Tsuyoshi Kitazawa

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Tsuyoshi Kitazawa
北澤 豪
Kitazawa Tsuyoshi from "Goal! Goal! Goal! -The Best of Football Films-" at Opening Ceremony of the Tokyo International Film Festival 2018 (45618869921).jpg
Personal information
Full name Tsuyoshi Kitazawa
Date of birth (1968-08-10) August 10, 1968 (age 50)
Place of birth Machida, Tokyo, Japan
Height 1.70 m (5 ft 7 in)
Playing position Midfielder
Senior career*
Years Team Apps (Gls)
1987–1991 Honda 51 (14)
1991–2002 Tokyo Verdy 265 (41)
Total 316 (55)
National team
1989 Japan Futsal
1991–1999 Japan 58 (3)
* Senior club appearances and goals counted for the domestic league only

Tsuyoshi Kitazawa (北澤 豪, Kitazawa Tsuyoshi, born August 10, 1968) is a former Japanese football player. He played for Japan national team. He is currently working on television as a football commentator.

Career[edit]

Club[edit]

When Kitazawa was a junior high student, he played for Yomiuri Junior Youth. After being rejected by the club to advance to the club's Youth team, he entered Shutoku High School and played for the school club. After graduating, he joined Japan Soccer League side Honda in 1987. He was the top scorer of the league in the 1990–91 season.

He moved to Yomiuri (later Verdy Kawasaki, now Tokyo Verdy) in 1991. Kitazawa, together with his teammates Kazuyoshi Miura, Ruy Ramos, Nobuhiro Takeda, Tetsuji Hashiratani and Bismarck made in the early 1990's the golden era of Verdy who won the J1 League championship (1993 and 1994) and J.League Cup (1992, 1993, and 1994). He finished his playing career as a Verdy player in 2002.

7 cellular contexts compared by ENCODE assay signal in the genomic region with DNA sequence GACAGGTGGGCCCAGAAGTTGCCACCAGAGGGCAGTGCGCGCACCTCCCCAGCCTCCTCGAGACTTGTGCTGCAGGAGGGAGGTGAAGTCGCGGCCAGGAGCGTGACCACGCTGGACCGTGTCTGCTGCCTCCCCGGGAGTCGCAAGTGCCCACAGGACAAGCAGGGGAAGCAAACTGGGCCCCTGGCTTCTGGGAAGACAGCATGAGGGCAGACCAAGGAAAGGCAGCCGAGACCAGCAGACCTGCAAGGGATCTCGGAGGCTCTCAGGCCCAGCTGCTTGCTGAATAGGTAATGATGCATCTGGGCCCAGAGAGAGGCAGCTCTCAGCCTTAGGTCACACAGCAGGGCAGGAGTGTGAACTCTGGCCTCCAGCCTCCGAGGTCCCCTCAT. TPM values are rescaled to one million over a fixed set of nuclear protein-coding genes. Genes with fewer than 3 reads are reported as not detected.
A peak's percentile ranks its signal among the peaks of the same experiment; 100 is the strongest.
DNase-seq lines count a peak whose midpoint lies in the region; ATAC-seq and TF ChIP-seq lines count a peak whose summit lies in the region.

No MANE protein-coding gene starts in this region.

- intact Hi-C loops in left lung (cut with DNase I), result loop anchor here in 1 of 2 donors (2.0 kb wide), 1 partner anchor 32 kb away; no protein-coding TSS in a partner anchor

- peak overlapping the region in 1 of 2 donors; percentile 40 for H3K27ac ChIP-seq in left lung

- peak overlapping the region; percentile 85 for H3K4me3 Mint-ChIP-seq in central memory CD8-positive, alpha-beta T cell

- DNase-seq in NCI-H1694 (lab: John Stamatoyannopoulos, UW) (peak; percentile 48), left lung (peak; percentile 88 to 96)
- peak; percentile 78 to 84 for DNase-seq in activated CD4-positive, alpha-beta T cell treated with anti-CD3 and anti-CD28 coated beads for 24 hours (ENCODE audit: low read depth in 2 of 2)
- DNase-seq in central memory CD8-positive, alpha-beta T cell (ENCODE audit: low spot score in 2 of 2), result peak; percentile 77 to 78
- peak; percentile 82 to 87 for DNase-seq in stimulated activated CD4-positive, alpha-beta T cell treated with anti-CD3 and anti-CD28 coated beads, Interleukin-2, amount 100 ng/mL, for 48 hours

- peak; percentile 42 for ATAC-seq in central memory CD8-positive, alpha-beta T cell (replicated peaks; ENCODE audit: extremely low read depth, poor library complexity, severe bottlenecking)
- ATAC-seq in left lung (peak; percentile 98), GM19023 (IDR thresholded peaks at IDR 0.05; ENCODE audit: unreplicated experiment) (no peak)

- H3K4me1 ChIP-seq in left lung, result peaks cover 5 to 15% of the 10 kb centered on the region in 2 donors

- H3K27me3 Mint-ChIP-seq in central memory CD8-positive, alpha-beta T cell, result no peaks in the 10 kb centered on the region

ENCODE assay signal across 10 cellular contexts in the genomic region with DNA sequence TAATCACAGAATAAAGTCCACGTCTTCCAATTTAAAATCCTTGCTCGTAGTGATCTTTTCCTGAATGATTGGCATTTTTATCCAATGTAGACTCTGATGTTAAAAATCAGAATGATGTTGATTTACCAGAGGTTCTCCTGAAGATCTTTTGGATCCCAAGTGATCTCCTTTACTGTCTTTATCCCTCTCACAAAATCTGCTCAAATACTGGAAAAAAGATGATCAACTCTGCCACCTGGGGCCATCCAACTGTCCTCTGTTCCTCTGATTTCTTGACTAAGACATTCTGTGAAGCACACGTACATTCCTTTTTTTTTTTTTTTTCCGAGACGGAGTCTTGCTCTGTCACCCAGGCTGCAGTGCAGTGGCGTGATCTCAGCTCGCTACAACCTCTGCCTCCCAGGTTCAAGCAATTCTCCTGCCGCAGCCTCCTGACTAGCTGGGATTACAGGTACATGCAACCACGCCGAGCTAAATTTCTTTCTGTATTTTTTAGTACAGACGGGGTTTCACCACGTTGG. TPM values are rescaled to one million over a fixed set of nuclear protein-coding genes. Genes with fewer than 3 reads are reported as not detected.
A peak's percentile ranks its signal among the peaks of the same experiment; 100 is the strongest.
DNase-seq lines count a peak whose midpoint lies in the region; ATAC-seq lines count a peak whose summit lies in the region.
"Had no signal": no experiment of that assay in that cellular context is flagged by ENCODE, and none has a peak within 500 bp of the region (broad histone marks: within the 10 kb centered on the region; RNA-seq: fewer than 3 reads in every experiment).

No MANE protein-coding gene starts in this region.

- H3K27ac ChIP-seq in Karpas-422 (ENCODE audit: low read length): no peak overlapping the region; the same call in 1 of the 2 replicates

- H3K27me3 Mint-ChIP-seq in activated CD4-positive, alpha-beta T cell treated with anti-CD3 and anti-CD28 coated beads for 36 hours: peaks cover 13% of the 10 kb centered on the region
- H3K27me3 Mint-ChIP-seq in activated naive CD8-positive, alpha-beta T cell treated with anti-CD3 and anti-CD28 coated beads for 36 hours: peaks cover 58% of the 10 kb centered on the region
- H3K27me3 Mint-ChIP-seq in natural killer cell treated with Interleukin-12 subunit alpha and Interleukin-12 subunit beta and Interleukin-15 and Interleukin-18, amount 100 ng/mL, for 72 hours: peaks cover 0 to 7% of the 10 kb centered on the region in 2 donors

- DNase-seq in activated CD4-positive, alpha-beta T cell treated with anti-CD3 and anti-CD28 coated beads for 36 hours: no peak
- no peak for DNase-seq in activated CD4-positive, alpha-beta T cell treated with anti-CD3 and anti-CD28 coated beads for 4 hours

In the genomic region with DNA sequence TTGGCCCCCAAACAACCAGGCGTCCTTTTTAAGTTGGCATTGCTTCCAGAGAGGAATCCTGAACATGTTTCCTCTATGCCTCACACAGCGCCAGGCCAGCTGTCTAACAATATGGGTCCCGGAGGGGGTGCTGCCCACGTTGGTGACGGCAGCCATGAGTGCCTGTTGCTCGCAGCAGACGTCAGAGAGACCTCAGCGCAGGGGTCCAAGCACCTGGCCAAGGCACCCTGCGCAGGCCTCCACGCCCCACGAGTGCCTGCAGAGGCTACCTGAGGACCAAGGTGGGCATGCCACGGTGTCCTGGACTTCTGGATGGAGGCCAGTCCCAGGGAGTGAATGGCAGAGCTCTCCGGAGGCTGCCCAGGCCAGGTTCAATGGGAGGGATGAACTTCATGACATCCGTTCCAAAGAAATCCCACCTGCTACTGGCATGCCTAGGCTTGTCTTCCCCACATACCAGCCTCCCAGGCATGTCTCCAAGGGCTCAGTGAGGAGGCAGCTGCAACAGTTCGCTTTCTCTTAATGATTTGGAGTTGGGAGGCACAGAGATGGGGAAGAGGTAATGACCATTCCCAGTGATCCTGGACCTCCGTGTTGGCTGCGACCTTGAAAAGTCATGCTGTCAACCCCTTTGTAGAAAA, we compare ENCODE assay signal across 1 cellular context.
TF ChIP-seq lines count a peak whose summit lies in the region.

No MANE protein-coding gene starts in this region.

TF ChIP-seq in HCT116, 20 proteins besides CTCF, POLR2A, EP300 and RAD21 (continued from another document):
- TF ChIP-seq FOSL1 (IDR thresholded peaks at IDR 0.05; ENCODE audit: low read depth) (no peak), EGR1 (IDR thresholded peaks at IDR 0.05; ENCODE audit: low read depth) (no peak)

National team[edit]

Kitazawa was capped 58 times and scored 3 goals for the Japanese national team between 1991 and 1999.[1] He made his international debut on 2 June 1991 in a friendly against Thailand in Yamagata Park Stadium, under national coach Kenzo Yokoyama. He was a member of the Japan team for the 1992 Asian Cup that Japan won. He scored his first international goal on 6 November 1992 in the semifinal against China at Hiroshima Stadium.

He took part in Japan's unsuccessful campaign to qualify for the 1994 World Cup. He was a member of the Asian final qualification stage that was held centrally in Qatar and played two games. He was on the bench when the Iraqi's injury-time equaliser dashed Japan's qualification hope in the last qualifier, in the match that the Japanese fans now remember as the Agony of Doha.

Kitazawa was short-listed for the 1998 World Cup, but national coach Takeshi Okada dropped him along with Kazuyoshi Miura and Daisuke Ichikawa at the final training camp in Nyon, Switzerland.

Futsal[edit]

Kitazawa represented Japan national futsal team in the 1989 FIFA Futsal World Championship finals hosted by the Netherlands.[2]

Club statistics[edit]

Club performance League Cup League Cup Total
Season Club League Apps Goals Apps Goals Apps Goals Apps Goals
Japan League Emperor's Cup J.League Cup Total
1987/88 Honda JSL Division 1 0 0 0 0
1988/89 7 0 7 0
1989/90 22 4 0 0 22 4
1990/91 22 10 1 0 23 10
1991/92 Yomiuri JSL Division 1 20 2 5 0 4 1 29 3
1992 Verdy Kawasaki J1 League - 2 2 11 1 13 3
1993 35 6 3 2 1 1 39 9
1994 40 9 2 1 3 1 45 11
1995 40 11 3 0 - 43 11
1996 28 4 5 2 15 5 48 11
1997 29 1 2 0 0 0 31 1
1998 34 5 3 0 0 0 37 5
1999 28 4 3 2 3 1 34 7
2000 4 0 0 0 1 0 5 0
2001 Tokyo Verdy J1 League 23 0 0 0 0 0 23 0
2002 4 1 0 0 2 0 6 1
Country Japan 336 57 28 9 41 10 405 76
Total 336 57 28 9 41 10 405 76

National team statistics[edit]

[1]

Japan national team
Year Apps Goals
1991 2 0
1992 11 1
1993 4 0
1994 7 1
1995 14 1
1996 5 0
1997 11 0
1998 3 0
1999 1 0
Total 58 3

Honours[edit]

Japan national team

References[edit]

  1. ^ a b "KITAZAWA Tsuyoshi - Japan National Football Team Database". Japan National Football Team Database. Retrieved 8 June 2018.
  2. ^ "Tsuyoshi KITAZAWA". FIFA.com. Retrieved 9 June 2018.

External links[edit]